In the last chapter we made measurements on the image to determined aberration magnitude. In this chapter we will make measurements in the exit pupil plane. The principal means for doing this will be interferometry. We will first consider how aberrations are described in the exit pupil both from a geometrical and mathematical perspective. We then proceed to interferometric measurement techniques, fringe analysis, and finally discuss some operational constraints.
The purpose of an optical imaging system is to gather light rays from a point source and redirect them in such a way that the rays converge to a point. This point is called the image. In a perfect optical imaging system the optical path length (OPL) from the object point through the system to the image point is the same for any ray path as illustrated in Fig. 3.1.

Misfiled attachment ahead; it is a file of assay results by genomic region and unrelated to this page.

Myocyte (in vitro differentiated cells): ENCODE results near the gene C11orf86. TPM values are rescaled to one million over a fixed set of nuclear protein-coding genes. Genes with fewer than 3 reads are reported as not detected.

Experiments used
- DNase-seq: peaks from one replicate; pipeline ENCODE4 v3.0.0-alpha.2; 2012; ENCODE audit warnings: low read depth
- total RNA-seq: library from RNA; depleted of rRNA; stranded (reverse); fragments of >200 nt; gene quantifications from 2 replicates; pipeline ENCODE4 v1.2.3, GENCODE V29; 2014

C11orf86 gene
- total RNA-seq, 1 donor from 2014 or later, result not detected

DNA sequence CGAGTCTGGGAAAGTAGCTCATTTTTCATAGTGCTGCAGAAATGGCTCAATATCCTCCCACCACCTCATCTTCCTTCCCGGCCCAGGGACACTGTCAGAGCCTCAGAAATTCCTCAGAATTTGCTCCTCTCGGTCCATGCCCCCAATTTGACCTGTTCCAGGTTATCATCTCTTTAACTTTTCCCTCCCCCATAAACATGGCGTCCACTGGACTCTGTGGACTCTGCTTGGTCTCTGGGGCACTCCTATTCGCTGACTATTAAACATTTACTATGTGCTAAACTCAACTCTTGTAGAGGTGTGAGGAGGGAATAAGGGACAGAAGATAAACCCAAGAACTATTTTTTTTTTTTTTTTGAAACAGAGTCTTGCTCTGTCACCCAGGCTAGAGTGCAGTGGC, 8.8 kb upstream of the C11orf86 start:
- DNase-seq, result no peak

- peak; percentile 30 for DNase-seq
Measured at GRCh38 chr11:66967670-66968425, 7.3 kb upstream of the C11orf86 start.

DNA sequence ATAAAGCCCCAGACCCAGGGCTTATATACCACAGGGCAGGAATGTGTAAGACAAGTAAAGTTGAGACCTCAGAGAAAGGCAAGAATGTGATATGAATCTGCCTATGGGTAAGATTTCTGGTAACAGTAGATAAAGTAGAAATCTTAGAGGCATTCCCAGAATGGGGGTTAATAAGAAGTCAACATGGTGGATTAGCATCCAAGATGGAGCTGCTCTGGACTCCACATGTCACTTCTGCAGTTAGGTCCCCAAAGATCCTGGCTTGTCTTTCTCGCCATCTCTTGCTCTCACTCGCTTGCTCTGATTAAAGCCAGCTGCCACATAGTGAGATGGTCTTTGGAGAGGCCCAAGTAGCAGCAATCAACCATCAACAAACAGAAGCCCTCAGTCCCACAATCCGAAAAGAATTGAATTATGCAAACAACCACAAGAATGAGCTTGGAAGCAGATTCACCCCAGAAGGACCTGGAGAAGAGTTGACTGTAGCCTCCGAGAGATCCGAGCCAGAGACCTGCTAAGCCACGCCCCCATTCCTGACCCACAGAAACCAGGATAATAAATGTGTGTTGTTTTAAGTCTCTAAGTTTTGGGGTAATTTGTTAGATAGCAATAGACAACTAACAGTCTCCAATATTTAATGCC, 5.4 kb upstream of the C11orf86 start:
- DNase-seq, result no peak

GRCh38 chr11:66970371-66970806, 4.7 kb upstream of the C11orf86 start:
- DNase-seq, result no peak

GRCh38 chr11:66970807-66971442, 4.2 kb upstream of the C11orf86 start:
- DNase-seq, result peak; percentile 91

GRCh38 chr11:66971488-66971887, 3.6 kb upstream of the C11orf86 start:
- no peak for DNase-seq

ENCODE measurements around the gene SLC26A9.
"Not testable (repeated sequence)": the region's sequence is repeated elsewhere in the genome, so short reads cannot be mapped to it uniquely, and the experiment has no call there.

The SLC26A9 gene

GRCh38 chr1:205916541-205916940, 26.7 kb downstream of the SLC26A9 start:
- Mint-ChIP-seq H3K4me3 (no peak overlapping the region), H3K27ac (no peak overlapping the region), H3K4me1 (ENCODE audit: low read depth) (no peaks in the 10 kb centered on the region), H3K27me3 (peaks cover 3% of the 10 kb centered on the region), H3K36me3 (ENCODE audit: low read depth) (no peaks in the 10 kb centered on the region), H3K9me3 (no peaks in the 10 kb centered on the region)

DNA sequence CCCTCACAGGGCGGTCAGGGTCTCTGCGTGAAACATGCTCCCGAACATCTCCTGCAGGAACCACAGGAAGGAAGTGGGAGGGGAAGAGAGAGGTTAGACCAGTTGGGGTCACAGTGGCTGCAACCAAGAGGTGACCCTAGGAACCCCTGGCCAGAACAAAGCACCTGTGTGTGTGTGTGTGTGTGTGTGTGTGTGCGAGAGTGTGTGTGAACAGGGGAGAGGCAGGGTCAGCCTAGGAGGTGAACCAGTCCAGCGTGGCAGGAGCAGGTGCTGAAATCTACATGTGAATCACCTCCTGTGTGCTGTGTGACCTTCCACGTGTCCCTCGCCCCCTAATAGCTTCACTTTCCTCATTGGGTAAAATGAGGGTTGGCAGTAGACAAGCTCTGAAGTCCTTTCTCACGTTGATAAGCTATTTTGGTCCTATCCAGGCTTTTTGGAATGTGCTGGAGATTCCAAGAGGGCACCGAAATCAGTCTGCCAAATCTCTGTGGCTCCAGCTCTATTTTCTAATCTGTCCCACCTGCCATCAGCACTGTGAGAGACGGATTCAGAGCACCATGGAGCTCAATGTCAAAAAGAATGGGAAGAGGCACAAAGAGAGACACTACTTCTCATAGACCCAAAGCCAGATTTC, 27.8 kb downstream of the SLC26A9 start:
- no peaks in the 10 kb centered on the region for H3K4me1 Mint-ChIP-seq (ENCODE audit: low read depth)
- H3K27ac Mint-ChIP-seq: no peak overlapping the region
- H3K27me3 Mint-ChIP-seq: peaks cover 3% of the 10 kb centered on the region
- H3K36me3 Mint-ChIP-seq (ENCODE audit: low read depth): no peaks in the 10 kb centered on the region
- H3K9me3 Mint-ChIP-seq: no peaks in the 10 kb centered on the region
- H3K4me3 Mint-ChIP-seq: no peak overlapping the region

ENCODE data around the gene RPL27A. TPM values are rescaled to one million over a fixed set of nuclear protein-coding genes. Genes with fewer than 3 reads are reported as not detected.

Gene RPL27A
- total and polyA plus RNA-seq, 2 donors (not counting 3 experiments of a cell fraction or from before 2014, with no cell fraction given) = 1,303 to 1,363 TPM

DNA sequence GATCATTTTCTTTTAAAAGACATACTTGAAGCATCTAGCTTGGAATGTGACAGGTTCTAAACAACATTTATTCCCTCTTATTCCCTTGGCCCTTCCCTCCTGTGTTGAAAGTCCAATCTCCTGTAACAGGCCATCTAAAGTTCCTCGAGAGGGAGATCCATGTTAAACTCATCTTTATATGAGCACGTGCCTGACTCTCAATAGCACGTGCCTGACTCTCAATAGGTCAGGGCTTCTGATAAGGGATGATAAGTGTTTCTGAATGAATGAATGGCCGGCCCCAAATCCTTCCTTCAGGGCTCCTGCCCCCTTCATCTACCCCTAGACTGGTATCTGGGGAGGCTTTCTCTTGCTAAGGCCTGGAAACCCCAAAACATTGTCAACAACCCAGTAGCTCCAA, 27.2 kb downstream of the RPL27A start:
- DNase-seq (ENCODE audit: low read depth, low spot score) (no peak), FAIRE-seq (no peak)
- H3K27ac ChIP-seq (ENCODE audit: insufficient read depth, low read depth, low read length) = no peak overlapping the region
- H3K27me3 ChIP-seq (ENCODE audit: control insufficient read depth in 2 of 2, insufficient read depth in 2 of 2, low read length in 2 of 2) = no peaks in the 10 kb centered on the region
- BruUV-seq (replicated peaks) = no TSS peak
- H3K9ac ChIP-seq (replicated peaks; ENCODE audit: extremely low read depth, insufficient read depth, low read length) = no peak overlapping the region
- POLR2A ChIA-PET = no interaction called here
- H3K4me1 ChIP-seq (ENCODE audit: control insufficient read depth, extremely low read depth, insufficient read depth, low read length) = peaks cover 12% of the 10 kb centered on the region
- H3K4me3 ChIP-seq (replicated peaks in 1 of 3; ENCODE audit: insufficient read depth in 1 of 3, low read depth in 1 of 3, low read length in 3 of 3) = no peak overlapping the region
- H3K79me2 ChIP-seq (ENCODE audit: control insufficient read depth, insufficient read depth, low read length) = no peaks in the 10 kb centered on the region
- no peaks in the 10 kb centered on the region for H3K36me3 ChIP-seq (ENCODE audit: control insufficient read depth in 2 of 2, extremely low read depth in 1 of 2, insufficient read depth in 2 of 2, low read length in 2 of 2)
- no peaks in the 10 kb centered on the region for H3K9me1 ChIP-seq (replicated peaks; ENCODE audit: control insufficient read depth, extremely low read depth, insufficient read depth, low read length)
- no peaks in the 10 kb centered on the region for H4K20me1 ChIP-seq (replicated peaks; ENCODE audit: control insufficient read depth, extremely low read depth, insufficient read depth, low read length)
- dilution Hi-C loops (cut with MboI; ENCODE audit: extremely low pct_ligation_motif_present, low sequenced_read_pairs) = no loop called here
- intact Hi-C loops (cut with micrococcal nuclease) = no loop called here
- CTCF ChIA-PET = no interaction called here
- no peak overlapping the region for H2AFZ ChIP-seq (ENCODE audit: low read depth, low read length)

Let us define the reference optical path length by the optical path of the axial ray between object and exit pupil. All other rays should have this same optical path length. This means that at the exit pupil of a perfect imaging system the rays terminate on a spherical surface centered on the image point. This surface (illustrated in Fig. 3.2) is called a wavefront. Rays are normal to the wavefront.
Online access to SPIE eBooks is limited to subscribing institutions.